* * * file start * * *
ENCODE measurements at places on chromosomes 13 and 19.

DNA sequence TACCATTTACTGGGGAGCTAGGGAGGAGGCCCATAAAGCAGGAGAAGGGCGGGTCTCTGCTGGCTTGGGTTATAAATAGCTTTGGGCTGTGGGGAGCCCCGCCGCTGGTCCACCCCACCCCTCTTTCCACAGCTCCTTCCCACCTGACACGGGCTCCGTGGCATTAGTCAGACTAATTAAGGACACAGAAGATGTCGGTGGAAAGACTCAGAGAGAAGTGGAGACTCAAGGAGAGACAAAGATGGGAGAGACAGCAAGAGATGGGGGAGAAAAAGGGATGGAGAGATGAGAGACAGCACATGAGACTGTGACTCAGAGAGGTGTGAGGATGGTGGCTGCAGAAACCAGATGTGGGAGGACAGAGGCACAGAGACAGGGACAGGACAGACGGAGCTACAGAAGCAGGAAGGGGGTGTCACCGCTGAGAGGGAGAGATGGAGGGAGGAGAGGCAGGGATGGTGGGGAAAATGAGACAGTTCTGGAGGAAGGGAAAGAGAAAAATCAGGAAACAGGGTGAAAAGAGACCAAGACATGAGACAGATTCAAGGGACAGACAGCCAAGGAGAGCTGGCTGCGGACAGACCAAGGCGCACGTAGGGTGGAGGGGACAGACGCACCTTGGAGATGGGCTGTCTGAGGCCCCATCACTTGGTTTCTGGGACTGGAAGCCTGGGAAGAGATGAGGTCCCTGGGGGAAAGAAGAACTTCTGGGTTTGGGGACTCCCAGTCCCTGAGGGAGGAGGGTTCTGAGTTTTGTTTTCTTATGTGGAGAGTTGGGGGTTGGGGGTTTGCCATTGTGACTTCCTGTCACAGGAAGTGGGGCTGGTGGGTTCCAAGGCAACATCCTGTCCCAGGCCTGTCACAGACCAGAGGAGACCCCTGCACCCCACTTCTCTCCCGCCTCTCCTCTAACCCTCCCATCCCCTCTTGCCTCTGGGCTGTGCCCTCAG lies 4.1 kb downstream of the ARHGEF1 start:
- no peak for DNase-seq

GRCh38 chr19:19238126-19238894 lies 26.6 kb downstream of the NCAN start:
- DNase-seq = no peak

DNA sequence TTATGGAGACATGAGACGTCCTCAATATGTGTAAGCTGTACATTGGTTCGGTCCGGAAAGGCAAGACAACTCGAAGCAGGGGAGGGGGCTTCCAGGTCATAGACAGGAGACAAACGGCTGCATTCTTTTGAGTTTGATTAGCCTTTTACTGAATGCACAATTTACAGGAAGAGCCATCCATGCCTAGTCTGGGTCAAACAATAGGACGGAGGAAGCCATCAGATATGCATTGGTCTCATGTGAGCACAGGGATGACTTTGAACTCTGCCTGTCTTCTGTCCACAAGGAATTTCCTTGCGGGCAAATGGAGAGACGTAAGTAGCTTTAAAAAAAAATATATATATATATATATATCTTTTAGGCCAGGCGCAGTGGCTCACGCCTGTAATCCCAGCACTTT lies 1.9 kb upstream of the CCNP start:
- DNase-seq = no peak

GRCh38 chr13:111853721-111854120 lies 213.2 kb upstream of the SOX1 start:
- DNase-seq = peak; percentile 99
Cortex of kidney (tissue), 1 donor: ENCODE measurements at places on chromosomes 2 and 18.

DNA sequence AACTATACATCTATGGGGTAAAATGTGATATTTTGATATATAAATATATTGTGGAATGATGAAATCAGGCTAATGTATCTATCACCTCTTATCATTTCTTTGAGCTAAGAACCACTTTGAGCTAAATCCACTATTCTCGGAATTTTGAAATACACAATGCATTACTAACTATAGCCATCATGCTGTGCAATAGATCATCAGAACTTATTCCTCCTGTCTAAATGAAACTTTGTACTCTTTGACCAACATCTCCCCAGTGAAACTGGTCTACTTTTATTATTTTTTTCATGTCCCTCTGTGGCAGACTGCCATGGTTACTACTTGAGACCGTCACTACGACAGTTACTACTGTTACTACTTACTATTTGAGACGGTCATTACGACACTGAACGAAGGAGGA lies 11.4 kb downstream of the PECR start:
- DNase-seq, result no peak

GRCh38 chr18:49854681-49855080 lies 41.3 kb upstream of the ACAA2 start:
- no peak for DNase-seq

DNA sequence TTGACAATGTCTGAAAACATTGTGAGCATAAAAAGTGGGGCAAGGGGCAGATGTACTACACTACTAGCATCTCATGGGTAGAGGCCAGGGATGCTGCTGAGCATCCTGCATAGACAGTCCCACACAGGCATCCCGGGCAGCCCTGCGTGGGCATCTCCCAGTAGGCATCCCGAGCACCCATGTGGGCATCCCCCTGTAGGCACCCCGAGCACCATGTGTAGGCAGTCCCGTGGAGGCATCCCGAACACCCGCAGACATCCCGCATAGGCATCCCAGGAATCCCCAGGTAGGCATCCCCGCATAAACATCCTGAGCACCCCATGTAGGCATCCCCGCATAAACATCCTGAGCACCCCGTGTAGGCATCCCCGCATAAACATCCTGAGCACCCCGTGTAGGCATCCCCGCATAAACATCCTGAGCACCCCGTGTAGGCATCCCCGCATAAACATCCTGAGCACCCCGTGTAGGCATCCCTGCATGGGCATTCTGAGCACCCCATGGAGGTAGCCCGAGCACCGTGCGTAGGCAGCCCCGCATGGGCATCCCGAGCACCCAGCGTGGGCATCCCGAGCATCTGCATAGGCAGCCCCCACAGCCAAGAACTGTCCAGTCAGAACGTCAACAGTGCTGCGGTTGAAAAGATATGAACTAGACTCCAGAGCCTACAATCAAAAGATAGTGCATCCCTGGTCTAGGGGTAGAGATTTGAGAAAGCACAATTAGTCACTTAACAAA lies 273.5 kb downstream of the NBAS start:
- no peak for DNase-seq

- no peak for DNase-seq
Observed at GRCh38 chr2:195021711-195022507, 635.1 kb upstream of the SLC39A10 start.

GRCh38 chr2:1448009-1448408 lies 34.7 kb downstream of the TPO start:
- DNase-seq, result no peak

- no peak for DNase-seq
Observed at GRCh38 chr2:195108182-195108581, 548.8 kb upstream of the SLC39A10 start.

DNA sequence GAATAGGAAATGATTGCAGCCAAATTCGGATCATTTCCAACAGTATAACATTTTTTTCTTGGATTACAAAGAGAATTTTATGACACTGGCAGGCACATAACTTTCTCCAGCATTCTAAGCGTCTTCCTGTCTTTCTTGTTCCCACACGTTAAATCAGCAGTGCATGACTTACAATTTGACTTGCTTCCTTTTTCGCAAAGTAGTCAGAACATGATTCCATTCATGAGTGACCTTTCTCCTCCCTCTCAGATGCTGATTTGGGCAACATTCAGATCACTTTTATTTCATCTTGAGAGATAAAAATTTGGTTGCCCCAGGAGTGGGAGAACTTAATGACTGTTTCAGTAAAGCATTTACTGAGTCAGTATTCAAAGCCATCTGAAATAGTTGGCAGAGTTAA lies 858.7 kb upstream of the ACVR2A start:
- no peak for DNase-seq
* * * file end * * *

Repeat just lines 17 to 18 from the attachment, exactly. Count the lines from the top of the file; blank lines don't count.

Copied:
- no peak for DNase-seq
Observed at GRCh38 chr2:195021711-195022507, 635.1 kb upstream of the SLC39A10 start.